On November 14 each year, World Diabetes Day aims to increase an awareness of the effects of diabetes and the complications caused by the disease.
The World Diabetes Day campaign is led by the International Diabetes Federation and its member associations around the world, including the American Diabetes Association, Diabetes UK, Diabetes Australia, the Canadian Diabetes Association, Diabetes South Africa, Diabetes New Zealand and the Diabetic Association of India. These organizations arrange events at international, national and local levels.
Diabetes is the common name for a range of conditions including diabetes mellitus type one and diabetes mellitus type two, diabetes insipidus and gestational diabetes. These are all conditions, which affect how the pancreas (an organ in the digestive system) secretes insulin or how the body reacts to this hormone. Depending on the type and severity, diabetes is controlled by dietary measures, weight loss, oral medication or injected or inhaled insulin. There is a wide range of short and long-term complications of diabetes including foot and eye problems and vascular diseases.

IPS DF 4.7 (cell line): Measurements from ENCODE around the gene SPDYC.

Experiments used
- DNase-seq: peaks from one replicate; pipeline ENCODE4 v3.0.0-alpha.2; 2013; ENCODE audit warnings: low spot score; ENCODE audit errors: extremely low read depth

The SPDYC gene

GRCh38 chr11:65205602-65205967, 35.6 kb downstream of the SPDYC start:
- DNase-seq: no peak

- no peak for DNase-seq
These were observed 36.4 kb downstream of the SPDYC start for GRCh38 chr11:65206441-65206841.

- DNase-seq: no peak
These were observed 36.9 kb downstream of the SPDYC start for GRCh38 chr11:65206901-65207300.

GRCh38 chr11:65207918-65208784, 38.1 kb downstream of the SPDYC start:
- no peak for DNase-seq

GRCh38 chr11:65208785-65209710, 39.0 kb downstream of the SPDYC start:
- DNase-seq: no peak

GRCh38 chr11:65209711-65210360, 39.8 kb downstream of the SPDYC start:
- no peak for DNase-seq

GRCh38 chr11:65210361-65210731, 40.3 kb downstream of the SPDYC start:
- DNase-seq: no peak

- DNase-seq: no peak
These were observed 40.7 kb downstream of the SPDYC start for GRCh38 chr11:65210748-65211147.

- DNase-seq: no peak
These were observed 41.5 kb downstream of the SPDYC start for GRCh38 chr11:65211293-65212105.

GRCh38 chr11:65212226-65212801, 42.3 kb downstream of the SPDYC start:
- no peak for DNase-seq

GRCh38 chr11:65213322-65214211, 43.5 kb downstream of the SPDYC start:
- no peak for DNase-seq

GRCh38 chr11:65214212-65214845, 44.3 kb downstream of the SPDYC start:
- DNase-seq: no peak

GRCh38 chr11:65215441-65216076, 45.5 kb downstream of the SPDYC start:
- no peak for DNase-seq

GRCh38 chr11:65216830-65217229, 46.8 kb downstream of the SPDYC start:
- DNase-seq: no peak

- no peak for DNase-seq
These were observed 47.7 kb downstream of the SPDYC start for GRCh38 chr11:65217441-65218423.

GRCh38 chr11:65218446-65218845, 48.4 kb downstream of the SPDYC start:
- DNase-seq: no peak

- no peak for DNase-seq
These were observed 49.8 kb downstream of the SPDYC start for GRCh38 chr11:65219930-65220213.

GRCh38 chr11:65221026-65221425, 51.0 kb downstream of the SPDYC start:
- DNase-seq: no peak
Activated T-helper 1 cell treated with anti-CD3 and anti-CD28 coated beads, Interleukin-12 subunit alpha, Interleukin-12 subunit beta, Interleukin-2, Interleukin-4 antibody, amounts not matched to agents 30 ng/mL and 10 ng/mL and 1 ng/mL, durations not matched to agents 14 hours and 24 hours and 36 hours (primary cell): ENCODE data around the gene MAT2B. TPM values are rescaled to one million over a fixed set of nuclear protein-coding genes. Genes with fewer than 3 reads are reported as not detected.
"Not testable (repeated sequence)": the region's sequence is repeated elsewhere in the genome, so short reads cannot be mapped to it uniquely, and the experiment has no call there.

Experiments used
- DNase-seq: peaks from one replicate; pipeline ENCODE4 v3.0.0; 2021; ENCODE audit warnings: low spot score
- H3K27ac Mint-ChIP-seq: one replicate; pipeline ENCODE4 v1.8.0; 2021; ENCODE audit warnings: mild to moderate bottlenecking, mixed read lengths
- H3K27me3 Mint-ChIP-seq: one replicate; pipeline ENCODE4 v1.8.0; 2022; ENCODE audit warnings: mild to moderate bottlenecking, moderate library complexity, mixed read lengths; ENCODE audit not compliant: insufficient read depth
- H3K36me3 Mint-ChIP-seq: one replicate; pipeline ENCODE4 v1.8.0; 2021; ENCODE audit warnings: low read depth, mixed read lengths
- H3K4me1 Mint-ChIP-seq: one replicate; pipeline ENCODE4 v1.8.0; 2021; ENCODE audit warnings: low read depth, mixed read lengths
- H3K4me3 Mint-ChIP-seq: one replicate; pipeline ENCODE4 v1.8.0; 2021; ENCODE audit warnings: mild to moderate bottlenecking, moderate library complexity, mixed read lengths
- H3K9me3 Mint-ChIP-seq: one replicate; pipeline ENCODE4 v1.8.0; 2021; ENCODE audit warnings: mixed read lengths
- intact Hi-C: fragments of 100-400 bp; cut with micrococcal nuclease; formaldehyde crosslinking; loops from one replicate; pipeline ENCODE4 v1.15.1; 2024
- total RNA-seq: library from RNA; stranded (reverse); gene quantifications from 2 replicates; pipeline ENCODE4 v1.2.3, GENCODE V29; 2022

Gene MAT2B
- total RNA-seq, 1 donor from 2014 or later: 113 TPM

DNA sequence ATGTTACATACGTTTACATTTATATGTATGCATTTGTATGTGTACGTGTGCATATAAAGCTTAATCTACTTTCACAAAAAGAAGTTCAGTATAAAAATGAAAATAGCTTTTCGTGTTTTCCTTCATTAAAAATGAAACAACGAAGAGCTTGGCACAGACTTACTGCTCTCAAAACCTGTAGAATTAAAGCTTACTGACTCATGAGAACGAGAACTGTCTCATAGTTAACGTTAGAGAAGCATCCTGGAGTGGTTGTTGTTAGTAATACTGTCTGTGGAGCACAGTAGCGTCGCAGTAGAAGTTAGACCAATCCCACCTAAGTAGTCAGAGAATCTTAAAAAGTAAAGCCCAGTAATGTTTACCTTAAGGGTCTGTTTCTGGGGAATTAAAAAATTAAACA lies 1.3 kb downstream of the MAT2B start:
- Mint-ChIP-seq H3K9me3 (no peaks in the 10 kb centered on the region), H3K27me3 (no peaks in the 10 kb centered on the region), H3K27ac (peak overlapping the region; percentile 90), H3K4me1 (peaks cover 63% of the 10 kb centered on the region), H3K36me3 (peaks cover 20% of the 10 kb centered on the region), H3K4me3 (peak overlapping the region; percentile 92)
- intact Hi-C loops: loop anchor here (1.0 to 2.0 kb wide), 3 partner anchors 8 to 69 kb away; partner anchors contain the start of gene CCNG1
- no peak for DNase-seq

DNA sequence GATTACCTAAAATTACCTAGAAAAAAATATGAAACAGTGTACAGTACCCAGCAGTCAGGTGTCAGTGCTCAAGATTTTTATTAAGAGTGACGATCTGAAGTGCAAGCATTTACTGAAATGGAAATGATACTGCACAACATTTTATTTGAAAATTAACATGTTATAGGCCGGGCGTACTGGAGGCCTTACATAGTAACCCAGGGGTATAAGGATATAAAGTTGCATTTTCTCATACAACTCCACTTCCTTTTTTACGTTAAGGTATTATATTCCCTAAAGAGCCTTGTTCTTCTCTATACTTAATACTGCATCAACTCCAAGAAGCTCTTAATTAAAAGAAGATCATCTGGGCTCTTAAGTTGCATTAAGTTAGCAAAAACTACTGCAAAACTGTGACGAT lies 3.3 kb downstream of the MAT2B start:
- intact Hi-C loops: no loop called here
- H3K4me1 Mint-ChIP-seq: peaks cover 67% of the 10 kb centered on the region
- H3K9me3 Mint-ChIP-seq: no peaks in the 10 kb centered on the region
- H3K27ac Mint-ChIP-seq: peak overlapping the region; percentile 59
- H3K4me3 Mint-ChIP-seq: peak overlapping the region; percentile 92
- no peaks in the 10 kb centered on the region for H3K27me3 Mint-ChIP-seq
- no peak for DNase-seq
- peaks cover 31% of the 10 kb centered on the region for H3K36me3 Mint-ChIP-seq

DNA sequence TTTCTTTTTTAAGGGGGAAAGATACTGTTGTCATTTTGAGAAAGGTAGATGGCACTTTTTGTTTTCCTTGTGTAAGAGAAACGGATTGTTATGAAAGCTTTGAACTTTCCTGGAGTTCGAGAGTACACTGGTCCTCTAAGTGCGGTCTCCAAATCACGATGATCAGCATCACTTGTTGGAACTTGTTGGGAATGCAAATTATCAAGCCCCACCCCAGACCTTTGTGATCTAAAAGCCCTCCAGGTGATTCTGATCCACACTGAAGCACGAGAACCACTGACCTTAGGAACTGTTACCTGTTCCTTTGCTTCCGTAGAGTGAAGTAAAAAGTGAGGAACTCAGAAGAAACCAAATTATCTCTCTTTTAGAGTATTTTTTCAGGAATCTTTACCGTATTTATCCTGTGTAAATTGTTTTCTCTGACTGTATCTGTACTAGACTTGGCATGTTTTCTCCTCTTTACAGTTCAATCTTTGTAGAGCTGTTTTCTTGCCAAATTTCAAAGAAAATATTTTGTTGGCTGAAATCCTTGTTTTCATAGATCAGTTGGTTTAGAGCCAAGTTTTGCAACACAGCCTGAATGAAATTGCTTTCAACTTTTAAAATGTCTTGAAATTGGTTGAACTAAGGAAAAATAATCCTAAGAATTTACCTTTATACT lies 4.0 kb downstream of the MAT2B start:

On December 20, 2006, the United Nations (UN) passed a resolution to designate November 14 as World Diabetes Day. The occasion aimed to raise awareness of diabetes, its prevention and complications and the care that people with the condition need. Governments, non-governmental organizations and private businesses are encouraged to increase awareness of the disease, particularly among the general population and the media. World Diabetes Day was first commemorated on November 14, 2007, and is observed annually.
For more information about World Diabetes Day and to see how you can get involved, see Diabetes UK’s official website.